Would The Economy Come to a Halt Without Drivers?

We reached out to organizations that provide services to motor carriers, owner-operators and drivers to find out what they see as the main challenges facing the industry today and how they can be addressed.
A total of 14 individuals responded to our interview requests and followed through with the process. They serve the trucking industry in various ways, some as professional consultants, some as health experts, some as vendors. While each respondent brought a unique view to the study, their answers as a whole shed a collective light on a central issue: the driver shortage.

By far, the most commonly cited problems in trucking were the related issues of driver recruitment and retention. Nearly 60 percent of respondents pointed to the driver shortage as a major factor in the logistics industry. The next two most popular answers, driver health and wellness and regulatory compliance, seemed to come out as the causes of the shortage symptom.


“The main problems would be health and wellness and the driver shortage, and I think they kind of go hand in hand,” says Melanie Shiell, a life coach with OTR Wellness. “You see a lot of drivers exiting the industry because of health and wellness problems and things like that.”

“We’re losing men and women quickly because of the fact of injuries by themselves,” agrees Barry Pawalek, CEO of Truck Stop Events.  Pawalek points out that people who are overweight, as is a large portion of the driver population, are slower to heal from injuries. Sometimes they are forced out of the cab completely.  Sleep apnea, another major health concern sometimes related to weight, is both a health problem and a regulatory problem.

“Society looks at drivers from a labor standpoint as being an unskilled workforce,” says Lew Grill, owner of Lew Grill Specialized Services, a consulting and training company. “You will find that in the European Union, it’s a skilled workforce.”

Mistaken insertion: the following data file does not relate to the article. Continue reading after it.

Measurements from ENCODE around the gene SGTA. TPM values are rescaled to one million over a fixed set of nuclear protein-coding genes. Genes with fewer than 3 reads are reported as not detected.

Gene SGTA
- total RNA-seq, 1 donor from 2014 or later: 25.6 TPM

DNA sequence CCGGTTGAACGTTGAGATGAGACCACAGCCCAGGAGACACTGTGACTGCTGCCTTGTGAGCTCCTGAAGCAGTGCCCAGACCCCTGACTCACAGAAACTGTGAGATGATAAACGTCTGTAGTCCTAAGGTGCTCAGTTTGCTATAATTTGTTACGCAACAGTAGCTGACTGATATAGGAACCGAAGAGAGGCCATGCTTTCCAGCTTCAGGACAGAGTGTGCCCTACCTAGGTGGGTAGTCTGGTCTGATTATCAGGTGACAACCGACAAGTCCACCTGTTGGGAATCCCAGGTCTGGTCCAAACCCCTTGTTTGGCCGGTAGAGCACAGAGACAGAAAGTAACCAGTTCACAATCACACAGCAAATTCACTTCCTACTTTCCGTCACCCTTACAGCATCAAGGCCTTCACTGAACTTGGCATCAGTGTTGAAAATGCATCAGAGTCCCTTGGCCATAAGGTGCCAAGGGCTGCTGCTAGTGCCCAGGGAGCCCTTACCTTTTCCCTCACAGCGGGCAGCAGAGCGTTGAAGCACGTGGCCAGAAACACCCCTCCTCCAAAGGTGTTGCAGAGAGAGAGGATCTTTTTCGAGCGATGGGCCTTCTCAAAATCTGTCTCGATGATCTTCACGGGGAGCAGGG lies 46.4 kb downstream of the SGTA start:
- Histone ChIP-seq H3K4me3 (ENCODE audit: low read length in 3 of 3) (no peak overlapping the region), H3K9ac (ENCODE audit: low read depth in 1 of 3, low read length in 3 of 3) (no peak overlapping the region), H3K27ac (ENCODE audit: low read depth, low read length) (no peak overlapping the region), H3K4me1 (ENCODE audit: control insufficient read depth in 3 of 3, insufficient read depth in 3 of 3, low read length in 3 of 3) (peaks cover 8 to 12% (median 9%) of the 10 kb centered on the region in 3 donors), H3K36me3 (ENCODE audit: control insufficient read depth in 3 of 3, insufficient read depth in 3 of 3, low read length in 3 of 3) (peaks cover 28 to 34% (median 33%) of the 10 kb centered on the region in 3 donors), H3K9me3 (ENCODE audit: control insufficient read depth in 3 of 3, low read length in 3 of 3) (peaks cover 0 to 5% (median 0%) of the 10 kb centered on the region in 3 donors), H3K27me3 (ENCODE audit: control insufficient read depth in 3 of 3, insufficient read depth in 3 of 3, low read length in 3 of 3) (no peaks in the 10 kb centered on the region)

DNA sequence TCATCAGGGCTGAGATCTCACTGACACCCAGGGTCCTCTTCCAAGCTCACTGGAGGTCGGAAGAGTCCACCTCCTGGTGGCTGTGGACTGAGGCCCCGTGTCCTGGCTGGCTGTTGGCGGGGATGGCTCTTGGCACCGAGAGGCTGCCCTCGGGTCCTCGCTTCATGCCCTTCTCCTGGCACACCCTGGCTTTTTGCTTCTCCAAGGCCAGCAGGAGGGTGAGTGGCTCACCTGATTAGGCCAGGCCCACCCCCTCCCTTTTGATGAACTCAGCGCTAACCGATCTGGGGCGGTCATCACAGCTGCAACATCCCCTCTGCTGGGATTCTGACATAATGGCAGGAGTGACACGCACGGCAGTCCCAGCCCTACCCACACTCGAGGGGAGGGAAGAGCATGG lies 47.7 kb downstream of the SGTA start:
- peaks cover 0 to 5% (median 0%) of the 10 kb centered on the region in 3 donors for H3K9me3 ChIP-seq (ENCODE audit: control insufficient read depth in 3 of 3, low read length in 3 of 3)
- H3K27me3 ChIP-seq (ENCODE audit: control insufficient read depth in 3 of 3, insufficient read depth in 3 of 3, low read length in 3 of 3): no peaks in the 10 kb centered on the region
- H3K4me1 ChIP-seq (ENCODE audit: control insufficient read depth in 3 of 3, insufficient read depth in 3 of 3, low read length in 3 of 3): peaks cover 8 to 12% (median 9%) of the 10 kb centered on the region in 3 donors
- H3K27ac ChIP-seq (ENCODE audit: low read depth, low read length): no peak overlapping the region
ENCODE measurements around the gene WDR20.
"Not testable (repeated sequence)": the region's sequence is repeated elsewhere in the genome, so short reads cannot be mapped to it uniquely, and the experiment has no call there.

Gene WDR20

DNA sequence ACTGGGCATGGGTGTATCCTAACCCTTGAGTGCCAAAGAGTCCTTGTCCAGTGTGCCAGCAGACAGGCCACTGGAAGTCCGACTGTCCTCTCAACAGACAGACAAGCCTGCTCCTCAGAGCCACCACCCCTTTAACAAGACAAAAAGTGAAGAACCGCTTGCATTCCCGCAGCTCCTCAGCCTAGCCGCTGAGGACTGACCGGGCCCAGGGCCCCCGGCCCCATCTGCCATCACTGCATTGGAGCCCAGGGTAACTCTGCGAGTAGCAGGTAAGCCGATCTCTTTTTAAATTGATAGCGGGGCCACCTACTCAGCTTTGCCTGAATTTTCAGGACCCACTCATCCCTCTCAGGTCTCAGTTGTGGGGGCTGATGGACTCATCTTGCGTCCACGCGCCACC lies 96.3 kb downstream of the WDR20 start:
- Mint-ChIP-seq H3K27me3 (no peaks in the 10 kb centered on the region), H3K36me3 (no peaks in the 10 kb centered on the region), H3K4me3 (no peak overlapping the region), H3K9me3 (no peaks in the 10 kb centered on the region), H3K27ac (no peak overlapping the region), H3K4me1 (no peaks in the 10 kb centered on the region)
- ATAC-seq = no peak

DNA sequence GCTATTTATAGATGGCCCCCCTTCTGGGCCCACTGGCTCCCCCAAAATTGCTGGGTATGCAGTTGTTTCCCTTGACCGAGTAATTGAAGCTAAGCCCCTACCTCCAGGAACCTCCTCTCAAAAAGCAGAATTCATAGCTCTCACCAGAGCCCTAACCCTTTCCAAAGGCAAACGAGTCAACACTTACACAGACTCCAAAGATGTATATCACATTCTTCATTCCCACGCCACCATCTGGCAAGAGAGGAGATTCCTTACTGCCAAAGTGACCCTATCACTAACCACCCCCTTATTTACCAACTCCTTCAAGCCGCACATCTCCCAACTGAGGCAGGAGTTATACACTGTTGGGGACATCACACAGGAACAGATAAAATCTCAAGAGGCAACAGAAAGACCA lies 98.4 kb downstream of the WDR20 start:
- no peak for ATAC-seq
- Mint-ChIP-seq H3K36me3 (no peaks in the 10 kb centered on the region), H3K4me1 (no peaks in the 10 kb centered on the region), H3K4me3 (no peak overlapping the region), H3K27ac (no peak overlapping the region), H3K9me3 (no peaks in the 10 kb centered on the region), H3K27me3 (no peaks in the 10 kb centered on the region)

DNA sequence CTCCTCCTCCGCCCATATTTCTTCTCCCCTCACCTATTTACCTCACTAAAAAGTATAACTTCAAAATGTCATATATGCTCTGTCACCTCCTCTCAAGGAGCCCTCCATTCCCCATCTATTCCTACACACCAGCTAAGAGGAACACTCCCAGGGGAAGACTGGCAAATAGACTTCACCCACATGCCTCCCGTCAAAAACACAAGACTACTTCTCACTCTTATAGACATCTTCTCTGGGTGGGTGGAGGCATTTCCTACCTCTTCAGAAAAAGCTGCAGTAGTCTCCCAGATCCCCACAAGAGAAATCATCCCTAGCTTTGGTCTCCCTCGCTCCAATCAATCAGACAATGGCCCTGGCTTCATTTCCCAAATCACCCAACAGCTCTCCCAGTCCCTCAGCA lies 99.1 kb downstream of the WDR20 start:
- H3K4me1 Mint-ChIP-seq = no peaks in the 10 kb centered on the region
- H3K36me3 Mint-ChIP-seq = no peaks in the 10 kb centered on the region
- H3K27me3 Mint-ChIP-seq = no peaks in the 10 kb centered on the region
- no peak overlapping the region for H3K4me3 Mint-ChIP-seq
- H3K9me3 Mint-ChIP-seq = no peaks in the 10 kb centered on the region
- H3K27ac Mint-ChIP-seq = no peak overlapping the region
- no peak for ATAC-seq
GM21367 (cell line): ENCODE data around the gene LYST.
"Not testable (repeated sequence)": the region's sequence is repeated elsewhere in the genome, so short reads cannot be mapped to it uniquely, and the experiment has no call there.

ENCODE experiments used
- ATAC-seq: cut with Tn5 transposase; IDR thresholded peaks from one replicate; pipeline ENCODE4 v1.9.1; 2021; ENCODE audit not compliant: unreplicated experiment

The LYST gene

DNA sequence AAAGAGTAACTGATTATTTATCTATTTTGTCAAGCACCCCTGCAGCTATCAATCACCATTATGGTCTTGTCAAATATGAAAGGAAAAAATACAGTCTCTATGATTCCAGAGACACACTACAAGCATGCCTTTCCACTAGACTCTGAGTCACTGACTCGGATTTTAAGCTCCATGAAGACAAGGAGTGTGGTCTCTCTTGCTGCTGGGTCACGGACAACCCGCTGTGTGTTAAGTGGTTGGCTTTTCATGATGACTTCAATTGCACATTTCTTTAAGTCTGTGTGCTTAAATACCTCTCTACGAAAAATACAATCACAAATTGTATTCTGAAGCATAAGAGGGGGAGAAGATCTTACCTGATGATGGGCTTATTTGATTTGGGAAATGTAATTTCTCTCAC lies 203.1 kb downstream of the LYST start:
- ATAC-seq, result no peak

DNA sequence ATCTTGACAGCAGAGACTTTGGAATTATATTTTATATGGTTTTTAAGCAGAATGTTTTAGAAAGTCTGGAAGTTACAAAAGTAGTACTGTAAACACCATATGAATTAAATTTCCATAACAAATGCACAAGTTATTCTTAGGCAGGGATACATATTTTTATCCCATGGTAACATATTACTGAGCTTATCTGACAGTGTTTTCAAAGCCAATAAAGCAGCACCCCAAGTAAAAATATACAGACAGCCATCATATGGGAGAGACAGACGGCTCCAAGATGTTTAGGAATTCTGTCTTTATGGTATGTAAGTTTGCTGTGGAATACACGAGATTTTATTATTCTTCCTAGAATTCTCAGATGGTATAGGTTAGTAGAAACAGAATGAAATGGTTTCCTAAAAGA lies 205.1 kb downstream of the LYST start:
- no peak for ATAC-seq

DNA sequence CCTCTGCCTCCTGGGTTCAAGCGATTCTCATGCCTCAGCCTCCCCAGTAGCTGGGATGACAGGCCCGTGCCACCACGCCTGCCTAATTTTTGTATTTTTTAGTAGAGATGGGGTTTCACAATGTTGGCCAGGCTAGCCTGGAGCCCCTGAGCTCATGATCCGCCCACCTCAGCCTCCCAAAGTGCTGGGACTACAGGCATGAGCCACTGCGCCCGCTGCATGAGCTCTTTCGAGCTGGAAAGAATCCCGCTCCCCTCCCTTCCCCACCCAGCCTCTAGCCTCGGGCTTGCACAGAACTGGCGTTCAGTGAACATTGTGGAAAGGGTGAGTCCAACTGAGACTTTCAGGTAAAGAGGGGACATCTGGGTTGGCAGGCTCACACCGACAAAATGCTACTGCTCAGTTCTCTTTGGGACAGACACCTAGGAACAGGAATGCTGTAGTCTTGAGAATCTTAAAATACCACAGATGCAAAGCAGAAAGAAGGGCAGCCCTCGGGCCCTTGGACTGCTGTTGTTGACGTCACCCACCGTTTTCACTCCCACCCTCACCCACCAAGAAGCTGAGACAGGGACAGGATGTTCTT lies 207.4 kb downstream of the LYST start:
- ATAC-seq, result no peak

“Drivers are sometimes some of the lesser respected members of society, and they deserve to be some of the more respected members,” agrees Dennis Bridges, a CPA with eTruckerTax. “If it were not for them, the economy would come to a screeching halt.”

Grill recommends establishing a program of upward mobility to incentivize drivers to stay in the industry. Current logistics company models are essentially static, failing to recognize and reward drivers for their skills and experience.
“It starts from the top, and it filters through the bottom,” says Chris Shrader, owner of Bayshore Transportation Consulting. “If at the top, the culture is only to make profit at the expense of whatever it takes to maintain that profit, and that might be at the expense of the employee, the chances of driver turnover are really high.”

The question of profit could ultimately be at the heart of the entire puzzle.

The potential for solving the driver shortage, as well as its underlying causes, is unclear. It seems to call for spending money where there is none to spend and for setting rules where there are already too many.

“We don’t want government control, but we certainly need government subsidy,” says Michael Wiedman, sales manager for Unlimited Green Fuels. “There needs to be a new standard for how to do business.”

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